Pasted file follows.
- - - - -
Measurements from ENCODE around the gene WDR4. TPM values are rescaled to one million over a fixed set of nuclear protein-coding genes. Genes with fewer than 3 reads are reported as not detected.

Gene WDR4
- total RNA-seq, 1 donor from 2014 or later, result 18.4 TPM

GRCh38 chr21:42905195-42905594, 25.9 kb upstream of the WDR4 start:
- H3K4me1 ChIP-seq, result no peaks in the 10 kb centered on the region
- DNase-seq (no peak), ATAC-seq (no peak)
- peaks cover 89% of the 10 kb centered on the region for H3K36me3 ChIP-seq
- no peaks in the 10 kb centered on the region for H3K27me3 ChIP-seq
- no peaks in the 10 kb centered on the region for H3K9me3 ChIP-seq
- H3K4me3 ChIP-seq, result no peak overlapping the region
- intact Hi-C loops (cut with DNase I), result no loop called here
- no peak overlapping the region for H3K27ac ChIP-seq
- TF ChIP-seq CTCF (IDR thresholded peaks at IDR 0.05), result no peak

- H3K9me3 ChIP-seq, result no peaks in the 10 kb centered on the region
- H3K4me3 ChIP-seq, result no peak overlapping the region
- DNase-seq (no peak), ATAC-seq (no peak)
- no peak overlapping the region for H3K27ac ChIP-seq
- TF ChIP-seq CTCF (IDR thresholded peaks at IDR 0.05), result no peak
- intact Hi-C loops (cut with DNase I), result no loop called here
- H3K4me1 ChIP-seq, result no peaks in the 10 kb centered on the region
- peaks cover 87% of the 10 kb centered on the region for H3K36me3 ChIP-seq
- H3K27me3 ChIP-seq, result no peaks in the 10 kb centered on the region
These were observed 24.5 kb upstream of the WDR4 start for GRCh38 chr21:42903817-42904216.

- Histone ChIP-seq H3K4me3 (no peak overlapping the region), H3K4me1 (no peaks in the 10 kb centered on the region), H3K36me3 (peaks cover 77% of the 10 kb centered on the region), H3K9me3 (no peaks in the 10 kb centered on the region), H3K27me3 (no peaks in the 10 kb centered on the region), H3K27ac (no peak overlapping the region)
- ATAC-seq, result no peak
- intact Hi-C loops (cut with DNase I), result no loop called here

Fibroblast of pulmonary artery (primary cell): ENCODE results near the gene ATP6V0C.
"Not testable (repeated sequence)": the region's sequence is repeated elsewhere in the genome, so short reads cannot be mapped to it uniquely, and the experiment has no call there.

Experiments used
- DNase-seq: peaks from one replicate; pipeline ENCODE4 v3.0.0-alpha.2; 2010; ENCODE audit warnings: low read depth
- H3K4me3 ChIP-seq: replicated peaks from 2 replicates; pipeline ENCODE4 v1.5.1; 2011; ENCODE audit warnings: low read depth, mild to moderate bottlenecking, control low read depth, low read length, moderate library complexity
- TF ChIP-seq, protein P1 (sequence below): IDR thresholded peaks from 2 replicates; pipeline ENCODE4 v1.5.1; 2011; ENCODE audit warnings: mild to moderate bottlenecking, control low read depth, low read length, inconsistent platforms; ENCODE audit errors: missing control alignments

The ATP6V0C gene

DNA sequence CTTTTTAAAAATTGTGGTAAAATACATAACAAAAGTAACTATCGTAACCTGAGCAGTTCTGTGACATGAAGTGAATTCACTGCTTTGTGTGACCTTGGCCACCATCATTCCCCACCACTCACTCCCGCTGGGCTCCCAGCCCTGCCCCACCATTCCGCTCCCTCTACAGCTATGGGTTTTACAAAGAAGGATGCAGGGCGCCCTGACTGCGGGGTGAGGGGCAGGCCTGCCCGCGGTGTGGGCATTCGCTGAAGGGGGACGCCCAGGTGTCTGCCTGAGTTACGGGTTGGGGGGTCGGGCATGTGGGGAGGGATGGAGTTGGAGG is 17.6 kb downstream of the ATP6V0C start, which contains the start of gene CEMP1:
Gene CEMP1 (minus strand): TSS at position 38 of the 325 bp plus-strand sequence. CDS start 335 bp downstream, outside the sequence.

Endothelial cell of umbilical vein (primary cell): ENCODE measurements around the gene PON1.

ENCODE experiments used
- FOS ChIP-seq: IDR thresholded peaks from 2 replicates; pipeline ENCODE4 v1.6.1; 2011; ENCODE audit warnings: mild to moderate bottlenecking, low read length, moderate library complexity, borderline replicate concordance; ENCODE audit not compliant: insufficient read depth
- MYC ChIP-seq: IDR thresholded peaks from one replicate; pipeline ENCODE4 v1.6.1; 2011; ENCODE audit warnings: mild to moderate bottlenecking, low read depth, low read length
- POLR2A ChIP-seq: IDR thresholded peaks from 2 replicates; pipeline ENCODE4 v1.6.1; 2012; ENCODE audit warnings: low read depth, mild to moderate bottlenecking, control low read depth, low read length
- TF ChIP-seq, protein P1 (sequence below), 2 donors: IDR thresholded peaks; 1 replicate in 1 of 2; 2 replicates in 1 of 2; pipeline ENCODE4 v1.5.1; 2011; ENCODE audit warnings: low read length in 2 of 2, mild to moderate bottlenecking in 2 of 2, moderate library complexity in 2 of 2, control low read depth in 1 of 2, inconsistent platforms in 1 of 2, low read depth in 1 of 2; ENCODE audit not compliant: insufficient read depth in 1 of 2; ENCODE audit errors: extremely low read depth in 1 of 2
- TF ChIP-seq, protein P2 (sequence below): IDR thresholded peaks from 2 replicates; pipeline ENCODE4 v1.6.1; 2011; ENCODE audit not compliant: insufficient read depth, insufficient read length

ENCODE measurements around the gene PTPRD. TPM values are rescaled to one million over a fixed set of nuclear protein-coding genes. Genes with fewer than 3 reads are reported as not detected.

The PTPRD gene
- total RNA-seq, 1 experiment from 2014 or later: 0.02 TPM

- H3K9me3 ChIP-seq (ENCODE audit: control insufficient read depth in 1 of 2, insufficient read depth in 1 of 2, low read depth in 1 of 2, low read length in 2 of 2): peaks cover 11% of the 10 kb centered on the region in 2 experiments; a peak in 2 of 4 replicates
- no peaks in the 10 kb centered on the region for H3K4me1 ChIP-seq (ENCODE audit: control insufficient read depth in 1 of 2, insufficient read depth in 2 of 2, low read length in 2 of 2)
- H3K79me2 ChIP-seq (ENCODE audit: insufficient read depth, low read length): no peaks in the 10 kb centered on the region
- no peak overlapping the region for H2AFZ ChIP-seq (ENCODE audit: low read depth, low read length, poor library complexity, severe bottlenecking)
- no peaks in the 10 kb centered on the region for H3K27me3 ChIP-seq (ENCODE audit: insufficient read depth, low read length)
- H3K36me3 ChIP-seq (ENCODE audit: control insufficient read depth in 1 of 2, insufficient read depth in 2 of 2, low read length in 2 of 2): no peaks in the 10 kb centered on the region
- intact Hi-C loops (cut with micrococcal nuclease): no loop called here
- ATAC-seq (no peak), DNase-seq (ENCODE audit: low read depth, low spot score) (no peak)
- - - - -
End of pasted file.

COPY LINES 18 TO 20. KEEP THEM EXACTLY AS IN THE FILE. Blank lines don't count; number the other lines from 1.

- TF ChIP-seq CTCF (IDR thresholded peaks at IDR 0.05), result no peak
- intact Hi-C loops (cut with DNase I), result no loop called here
- H3K4me1 ChIP-seq, result no peaks in the 10 kb centered on the region